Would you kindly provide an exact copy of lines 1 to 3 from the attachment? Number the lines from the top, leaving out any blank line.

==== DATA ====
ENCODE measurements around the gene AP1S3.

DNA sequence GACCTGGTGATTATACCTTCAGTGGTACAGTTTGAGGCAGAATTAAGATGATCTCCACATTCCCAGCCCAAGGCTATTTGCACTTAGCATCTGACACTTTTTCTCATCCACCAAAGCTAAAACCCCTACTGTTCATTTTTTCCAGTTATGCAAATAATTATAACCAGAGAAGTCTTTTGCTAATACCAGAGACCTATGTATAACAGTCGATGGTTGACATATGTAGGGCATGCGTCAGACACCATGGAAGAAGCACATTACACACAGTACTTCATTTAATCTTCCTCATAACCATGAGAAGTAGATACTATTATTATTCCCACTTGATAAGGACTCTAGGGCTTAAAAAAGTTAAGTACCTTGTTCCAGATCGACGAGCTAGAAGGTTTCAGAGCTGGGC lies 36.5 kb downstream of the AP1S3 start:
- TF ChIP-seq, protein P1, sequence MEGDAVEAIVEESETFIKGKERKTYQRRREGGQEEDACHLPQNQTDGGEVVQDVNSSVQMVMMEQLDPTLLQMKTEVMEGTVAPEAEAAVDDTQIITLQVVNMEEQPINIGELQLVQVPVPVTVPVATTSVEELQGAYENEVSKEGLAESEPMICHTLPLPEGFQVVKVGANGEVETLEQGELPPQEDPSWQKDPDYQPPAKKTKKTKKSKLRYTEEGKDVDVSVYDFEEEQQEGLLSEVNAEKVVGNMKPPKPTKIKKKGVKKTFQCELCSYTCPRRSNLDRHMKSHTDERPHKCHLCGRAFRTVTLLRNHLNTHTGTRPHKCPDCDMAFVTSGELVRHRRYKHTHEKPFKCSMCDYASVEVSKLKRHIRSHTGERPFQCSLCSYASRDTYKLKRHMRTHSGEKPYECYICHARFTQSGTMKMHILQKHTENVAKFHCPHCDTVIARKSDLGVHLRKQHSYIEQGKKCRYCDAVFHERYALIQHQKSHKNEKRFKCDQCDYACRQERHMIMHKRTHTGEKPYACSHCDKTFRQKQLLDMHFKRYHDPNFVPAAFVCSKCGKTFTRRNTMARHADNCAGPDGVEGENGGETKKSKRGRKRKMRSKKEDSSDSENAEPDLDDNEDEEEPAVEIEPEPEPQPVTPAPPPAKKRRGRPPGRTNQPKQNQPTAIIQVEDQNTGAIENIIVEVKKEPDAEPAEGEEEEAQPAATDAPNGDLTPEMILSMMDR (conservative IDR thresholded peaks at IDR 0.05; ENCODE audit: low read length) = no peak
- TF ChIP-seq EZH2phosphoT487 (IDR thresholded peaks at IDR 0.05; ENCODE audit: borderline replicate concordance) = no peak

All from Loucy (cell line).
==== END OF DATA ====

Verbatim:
ENCODE measurements around the gene AP1S3.

DNA sequence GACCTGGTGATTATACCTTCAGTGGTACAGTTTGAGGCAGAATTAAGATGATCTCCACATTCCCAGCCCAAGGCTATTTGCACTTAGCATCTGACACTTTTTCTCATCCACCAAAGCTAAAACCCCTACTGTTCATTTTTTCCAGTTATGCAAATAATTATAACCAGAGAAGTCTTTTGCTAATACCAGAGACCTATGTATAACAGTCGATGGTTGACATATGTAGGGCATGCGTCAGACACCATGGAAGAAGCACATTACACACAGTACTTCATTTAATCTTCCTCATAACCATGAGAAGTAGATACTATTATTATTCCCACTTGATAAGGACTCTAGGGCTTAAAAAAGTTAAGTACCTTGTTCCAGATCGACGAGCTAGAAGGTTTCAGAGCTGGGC lies 36.5 kb downstream of the AP1S3 start:
- TF ChIP-seq, protein P1, sequence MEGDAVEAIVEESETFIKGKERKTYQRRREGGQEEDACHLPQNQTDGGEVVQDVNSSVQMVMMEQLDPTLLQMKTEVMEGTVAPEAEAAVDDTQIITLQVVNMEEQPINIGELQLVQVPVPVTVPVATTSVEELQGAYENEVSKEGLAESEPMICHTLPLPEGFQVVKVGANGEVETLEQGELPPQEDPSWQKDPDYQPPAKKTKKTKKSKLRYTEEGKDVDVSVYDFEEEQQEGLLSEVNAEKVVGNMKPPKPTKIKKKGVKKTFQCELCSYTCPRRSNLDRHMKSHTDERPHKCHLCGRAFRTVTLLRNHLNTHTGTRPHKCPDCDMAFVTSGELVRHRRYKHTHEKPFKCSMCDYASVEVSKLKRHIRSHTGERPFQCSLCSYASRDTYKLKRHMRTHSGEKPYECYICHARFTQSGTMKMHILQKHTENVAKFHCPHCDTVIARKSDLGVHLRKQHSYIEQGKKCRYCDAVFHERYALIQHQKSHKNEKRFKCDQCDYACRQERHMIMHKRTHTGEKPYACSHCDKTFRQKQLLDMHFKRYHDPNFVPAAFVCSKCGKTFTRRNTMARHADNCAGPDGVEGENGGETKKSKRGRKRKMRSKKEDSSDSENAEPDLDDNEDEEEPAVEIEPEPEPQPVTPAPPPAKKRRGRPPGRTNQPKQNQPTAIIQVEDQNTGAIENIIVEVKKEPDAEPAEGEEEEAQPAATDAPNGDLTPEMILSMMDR (conservative IDR thresholded peaks at IDR 0.05; ENCODE audit: low read length) = no peak